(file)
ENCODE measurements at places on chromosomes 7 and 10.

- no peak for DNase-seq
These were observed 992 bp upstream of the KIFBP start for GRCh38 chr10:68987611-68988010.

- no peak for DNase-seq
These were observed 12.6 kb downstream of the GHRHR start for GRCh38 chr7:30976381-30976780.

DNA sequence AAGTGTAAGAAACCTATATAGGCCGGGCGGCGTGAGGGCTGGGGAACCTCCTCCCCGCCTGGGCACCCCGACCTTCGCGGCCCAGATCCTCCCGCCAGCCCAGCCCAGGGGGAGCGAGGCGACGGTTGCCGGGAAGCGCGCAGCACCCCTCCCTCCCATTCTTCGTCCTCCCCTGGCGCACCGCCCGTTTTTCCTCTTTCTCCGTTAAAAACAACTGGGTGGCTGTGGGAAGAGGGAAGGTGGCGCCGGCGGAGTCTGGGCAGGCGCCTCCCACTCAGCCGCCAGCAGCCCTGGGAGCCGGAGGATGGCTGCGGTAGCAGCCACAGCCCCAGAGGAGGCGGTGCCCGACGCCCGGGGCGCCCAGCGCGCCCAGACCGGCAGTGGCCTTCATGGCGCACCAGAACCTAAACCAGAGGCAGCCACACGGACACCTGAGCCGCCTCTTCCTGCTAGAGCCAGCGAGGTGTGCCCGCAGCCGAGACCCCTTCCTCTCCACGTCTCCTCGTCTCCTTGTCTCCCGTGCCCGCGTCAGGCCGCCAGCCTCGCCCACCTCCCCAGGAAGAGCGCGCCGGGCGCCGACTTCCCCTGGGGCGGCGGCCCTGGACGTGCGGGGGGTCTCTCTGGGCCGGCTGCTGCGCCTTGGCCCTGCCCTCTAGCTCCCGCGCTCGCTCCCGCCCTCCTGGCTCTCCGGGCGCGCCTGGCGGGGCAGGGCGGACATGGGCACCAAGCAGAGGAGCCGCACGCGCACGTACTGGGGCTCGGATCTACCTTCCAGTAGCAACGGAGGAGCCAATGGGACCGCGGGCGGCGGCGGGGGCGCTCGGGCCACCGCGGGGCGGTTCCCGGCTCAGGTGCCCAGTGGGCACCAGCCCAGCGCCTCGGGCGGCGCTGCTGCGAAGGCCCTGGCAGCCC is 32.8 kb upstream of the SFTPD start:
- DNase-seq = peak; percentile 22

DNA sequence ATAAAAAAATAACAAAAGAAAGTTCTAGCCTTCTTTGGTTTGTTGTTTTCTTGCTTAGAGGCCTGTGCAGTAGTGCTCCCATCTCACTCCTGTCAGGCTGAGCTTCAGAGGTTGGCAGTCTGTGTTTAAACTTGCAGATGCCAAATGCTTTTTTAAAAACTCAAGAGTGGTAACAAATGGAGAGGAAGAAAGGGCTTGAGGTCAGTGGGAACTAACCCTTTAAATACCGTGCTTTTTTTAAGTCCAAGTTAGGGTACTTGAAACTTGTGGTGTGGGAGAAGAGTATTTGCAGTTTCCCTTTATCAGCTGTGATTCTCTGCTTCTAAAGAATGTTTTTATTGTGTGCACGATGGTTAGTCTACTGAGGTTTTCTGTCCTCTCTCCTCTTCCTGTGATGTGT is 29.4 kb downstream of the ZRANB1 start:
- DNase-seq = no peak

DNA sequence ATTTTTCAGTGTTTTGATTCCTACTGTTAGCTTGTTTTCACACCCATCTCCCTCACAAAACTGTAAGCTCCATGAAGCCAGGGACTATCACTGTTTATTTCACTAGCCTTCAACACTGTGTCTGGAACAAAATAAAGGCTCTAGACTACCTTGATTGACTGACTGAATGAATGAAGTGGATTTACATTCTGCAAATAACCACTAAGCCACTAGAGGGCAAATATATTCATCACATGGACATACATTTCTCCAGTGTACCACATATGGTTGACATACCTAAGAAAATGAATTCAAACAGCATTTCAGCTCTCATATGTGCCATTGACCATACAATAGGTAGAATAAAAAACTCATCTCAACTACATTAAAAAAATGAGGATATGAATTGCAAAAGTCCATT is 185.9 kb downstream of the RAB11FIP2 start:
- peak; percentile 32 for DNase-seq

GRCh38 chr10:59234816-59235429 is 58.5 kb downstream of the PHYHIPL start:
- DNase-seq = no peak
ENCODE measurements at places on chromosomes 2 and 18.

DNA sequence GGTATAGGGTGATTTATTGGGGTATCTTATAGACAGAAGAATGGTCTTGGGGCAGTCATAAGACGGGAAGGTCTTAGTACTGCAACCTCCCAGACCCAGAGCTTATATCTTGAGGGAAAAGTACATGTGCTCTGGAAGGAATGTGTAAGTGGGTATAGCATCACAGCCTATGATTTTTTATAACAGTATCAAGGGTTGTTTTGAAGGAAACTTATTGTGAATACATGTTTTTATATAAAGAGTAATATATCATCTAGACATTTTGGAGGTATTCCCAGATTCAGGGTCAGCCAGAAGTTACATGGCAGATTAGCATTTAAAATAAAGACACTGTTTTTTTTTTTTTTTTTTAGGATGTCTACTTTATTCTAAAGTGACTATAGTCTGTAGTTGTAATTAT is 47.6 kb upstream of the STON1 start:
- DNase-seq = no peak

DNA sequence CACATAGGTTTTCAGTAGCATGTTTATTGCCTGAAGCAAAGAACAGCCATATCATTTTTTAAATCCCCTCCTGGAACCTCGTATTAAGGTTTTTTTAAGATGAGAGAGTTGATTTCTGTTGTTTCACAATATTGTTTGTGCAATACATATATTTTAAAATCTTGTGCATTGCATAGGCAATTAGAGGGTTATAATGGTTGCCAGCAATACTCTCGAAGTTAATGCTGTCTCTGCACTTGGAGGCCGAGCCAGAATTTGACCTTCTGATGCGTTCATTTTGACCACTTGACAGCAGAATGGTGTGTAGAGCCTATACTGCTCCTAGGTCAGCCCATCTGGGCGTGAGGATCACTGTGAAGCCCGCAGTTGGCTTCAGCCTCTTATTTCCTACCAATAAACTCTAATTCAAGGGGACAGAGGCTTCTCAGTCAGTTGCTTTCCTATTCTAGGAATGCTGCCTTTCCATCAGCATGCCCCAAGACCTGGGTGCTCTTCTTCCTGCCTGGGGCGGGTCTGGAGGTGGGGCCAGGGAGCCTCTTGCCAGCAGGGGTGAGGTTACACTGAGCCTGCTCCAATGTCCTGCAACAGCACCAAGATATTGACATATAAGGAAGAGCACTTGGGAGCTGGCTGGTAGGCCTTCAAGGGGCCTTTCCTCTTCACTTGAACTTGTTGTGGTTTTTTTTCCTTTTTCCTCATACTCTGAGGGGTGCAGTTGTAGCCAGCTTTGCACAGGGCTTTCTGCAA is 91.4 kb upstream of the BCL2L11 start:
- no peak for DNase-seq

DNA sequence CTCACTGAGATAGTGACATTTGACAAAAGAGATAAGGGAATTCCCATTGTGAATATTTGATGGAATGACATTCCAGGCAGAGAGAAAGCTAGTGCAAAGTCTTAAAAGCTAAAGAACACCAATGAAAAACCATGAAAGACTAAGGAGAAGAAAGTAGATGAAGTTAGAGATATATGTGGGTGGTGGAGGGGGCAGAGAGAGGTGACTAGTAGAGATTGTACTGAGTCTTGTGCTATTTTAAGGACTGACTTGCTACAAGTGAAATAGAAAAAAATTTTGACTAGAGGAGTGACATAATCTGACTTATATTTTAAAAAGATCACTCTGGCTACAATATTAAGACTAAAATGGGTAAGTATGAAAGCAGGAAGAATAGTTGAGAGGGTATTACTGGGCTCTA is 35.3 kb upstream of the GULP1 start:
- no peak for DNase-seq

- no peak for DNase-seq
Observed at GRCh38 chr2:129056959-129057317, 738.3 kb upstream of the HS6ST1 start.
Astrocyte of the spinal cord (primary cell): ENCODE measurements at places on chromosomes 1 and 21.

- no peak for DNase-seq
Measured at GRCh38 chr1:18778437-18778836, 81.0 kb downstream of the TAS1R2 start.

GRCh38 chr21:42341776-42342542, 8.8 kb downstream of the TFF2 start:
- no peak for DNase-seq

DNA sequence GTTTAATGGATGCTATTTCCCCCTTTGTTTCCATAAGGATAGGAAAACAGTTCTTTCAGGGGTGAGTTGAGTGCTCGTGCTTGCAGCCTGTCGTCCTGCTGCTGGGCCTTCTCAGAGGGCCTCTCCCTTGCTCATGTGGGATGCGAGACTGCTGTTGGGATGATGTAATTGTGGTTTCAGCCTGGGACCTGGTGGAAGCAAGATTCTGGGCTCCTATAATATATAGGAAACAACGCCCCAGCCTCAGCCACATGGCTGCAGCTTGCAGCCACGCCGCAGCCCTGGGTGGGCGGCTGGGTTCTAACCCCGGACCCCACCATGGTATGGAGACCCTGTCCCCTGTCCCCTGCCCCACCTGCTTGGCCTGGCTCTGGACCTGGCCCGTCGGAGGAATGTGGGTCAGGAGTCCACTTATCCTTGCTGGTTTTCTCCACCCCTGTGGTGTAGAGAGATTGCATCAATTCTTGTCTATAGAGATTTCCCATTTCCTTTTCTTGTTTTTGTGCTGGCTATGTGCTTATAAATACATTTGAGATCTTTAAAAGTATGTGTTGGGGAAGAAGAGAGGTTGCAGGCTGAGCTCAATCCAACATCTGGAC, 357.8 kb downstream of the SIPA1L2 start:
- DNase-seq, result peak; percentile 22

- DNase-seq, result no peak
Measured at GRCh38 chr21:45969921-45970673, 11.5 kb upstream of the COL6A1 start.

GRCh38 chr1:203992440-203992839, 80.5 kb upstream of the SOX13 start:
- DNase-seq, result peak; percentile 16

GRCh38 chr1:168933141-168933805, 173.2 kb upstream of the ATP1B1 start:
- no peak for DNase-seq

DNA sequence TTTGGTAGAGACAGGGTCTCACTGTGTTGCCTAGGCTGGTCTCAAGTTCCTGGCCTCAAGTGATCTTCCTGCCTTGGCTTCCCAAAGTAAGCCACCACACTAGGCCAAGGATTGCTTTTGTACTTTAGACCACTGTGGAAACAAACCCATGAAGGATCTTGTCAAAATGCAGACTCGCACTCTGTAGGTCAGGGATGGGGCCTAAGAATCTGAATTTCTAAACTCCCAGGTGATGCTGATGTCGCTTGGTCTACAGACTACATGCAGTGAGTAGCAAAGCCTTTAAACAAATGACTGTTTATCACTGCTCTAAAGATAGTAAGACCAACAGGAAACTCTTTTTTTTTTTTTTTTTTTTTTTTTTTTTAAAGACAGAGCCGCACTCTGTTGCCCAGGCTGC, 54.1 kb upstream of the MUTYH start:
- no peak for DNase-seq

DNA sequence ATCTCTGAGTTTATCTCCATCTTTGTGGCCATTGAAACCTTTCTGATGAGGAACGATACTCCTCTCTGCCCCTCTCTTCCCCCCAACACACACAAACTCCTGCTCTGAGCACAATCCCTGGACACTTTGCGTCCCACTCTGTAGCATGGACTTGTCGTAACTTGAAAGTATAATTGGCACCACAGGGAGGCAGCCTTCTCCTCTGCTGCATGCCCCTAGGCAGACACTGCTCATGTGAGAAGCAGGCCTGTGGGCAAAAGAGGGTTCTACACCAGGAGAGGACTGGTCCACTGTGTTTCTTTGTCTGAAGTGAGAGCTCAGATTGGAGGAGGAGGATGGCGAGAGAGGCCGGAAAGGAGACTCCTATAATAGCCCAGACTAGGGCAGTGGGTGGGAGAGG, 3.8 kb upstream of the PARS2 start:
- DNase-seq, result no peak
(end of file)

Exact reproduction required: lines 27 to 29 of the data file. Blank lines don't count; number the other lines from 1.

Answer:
- no peak for DNase-seq

DNA sequence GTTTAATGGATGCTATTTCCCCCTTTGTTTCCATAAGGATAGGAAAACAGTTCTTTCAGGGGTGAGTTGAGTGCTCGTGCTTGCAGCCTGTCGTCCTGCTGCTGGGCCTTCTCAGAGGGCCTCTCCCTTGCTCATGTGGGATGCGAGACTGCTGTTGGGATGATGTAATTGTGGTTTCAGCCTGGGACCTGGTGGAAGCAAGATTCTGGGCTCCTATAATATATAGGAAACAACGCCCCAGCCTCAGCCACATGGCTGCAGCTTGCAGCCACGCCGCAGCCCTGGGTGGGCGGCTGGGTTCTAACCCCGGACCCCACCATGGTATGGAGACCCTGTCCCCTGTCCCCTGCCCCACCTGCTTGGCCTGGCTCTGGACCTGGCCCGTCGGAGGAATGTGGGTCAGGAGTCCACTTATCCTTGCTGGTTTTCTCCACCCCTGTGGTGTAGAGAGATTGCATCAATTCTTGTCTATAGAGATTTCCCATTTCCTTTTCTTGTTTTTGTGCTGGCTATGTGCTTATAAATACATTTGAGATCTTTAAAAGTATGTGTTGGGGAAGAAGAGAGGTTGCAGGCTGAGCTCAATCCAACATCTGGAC, 357.8 kb downstream of the SIPA1L2 start:
- DNase-seq, result peak; percentile 22